Today, the global vaccine rollout is well underway. It is also wildly unequal. While the United States and 42 other mostly high-income countries are on track to vaccinate their entire populations within the year, 67 low-income countries have not vaccinated anyone at all. 
This past October, the Charlie Hebdo cartoons provoked another deadly incident. After a French teacher showed cartoons of Prophet Muhammed to his class, he was beheaded by one of his students. Days later, three people were killed in front of a church in Nice. President Macron labeled the incident as an “Islamist terrorist attack.”  The recent killings have evoked widespread fear and memories of the Charlie Hebdo shooting and the November 2015, in which two Muslim gunmen broke into Charlie Hebdo’s headquarters and killed twelve people, as well as the Paris terrorist attacks. Can France construct a secure society without alienating its Muslim citizens?
Liberté, Egalité, Fraternité. The national motto of France. Liberty, Equality, Fraternity. Unless, you are a Muslim.
“The time of the nation has come.”  These are the words of Marine Le Pen, former French presidential candidate, president of the National Rally party in France, and alleged “populist.” Populism is the international phenomenon that has been sweeping European countries for last decade, prompting a flood of analyses from leading political thinkers. As political scholarship grapples to reach a consensus on populism, populist leaders continue to fight for dominance in European governments. The recent surge of populist movements across Europe has not only transformed mainstream politics but has also posed a challenge to liberal democratic norms, mainly through fostering antipluralism and a rejection of important aspects of democracy.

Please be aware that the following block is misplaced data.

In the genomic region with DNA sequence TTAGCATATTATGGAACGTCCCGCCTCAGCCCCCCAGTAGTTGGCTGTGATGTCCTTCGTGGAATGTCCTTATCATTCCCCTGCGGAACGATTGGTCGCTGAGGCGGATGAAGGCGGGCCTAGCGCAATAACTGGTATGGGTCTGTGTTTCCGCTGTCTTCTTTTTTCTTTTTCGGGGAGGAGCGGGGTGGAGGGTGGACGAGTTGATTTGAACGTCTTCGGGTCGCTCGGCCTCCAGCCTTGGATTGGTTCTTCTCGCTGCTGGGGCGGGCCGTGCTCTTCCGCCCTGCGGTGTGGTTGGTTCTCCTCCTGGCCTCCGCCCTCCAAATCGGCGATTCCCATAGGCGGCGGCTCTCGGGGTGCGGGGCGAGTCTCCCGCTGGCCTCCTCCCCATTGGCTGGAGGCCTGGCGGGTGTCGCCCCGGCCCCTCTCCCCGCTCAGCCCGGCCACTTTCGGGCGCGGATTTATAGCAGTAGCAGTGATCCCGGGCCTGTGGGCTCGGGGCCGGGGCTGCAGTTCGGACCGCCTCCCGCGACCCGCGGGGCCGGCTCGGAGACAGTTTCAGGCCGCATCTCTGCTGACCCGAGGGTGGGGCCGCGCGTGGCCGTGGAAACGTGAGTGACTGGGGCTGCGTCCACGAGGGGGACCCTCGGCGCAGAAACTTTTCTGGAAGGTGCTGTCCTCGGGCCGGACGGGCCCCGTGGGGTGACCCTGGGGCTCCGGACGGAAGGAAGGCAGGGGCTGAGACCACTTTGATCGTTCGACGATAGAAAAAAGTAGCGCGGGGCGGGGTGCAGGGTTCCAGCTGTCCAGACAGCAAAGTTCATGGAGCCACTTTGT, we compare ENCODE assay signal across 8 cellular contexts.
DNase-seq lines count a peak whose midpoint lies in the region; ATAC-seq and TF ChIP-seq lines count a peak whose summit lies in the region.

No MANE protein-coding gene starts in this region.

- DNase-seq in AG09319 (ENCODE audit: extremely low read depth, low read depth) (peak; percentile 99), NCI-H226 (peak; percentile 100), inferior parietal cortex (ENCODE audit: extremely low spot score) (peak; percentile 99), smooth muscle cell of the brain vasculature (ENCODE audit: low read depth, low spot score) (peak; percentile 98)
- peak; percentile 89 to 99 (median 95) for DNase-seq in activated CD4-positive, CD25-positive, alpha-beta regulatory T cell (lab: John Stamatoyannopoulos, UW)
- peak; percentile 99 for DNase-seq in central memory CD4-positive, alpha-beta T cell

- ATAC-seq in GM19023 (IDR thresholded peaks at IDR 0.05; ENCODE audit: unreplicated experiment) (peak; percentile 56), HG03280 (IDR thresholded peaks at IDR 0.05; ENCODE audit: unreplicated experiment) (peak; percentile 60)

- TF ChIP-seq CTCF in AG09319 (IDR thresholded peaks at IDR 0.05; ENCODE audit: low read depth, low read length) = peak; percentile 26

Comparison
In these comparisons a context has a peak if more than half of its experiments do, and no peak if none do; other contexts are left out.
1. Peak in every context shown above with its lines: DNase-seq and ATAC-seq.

Although Denmark joined the European Communities in 1973 and has been an integral member of the European Union since its founding in 1993, the country still uses krone as its currency, rather than the euro. As a country with good economic performance, it has much to gain from joining the eurozone and becoming a more integrated member of the EU, and it is likely to be successful in doing so. The European Union and eurozone are currently experiencing a crisis of integration and would benefit politically from the successful integration of Denmark into the eurozone, in addition to benefiting economically. Integration into the eurozone would benefit both Denmark and the European Union.
The millions of refugees entering Europe during recent years have found the warmest reception in Germany, where 1 in 8 residents is of foreign national origin. Germany has made significant strides towards effectively and permanently relocating and integrating refugees into the country. However, there are still policy opportunities to ensure that refugees are able to integrate further and feel assured of guaranteed futures in the country, with the possibility of being joined by their families. Many refugees are having trouble making the educational and legal leaps necessary to become German citizens. Conditions for integration, including long waiting periods for citizenship, are unnecessarily turbulent and stressful; less than 50 percent of migrants pass their language and integration classes. With the German spending budget for refugees predicted to reach 78 billion euros through 2022, it is crucial to ensure that methods of migrant integration are practical, successful, and cost effective.